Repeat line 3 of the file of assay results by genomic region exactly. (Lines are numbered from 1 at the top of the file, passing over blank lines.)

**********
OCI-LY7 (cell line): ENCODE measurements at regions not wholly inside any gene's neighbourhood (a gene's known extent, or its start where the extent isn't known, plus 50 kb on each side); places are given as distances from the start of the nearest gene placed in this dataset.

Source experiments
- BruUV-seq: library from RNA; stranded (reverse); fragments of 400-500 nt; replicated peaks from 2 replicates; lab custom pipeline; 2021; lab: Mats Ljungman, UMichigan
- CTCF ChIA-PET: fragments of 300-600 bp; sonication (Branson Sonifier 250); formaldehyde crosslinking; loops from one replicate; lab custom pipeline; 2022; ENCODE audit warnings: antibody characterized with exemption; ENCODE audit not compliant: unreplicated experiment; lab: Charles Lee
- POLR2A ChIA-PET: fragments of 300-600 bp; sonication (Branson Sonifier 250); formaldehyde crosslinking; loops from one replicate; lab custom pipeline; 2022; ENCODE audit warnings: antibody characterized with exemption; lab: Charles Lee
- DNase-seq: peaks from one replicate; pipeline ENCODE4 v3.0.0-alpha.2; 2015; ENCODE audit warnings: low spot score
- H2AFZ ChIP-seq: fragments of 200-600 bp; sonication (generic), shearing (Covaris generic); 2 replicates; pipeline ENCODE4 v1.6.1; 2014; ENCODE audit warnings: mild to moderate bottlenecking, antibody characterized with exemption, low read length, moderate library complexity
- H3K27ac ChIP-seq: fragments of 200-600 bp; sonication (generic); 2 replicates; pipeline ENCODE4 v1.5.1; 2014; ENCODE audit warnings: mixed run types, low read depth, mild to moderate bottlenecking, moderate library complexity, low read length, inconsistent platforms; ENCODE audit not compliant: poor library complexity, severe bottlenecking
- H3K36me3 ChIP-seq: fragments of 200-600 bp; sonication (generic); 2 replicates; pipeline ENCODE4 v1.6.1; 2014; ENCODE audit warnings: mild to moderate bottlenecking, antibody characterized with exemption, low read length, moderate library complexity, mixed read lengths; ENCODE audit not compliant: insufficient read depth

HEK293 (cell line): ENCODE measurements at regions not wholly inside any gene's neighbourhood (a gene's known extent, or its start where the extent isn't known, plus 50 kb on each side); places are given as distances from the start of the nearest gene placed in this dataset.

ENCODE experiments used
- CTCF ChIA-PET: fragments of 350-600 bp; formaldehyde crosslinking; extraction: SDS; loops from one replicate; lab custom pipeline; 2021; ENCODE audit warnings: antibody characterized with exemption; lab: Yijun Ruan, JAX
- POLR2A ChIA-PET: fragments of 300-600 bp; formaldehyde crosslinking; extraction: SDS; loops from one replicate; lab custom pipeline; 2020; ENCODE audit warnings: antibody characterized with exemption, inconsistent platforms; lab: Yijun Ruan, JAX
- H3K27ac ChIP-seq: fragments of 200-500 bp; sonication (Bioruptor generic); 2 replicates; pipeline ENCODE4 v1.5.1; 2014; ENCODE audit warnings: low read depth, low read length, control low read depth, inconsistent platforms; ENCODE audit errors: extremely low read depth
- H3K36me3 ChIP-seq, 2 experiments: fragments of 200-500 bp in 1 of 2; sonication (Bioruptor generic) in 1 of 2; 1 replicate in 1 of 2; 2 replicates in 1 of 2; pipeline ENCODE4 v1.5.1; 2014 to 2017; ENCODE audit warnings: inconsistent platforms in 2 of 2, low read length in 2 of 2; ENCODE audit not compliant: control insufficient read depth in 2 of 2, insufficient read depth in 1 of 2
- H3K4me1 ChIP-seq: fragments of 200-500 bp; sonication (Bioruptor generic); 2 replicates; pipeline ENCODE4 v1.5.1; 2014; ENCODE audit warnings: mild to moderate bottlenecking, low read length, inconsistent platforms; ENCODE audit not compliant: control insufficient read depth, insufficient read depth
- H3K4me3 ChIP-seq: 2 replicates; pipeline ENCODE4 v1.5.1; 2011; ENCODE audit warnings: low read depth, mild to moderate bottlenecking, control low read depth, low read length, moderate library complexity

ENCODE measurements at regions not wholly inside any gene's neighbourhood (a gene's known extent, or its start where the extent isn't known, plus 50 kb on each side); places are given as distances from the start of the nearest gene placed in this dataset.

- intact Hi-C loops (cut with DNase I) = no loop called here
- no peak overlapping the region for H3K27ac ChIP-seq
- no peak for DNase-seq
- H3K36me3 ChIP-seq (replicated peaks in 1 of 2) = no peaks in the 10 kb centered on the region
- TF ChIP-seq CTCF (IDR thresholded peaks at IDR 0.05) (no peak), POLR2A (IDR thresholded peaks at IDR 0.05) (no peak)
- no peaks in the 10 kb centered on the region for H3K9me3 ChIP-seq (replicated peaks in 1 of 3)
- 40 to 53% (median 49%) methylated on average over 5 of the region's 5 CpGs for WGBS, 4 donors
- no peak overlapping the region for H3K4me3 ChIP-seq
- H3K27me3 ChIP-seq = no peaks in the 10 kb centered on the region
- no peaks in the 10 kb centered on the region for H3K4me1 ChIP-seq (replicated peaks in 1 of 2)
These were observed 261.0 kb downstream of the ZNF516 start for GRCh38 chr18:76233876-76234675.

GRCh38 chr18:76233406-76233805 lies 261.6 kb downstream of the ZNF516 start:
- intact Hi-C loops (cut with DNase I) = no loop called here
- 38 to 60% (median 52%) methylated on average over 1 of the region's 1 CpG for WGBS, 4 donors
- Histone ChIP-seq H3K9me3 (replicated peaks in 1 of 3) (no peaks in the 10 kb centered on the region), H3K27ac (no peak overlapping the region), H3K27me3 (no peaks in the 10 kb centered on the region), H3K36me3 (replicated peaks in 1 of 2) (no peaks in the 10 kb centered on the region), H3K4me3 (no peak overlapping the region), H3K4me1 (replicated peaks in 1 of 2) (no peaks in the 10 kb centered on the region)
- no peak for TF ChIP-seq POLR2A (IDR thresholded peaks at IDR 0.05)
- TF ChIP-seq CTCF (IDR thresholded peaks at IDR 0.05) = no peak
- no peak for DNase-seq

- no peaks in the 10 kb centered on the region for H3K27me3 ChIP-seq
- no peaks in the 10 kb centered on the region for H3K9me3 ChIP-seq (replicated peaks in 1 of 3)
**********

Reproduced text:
- BruUV-seq: library from RNA; stranded (reverse); fragments of 400-500 nt; replicated peaks from 2 replicates; lab custom pipeline; 2021; lab: Mats Ljungman, UMichigan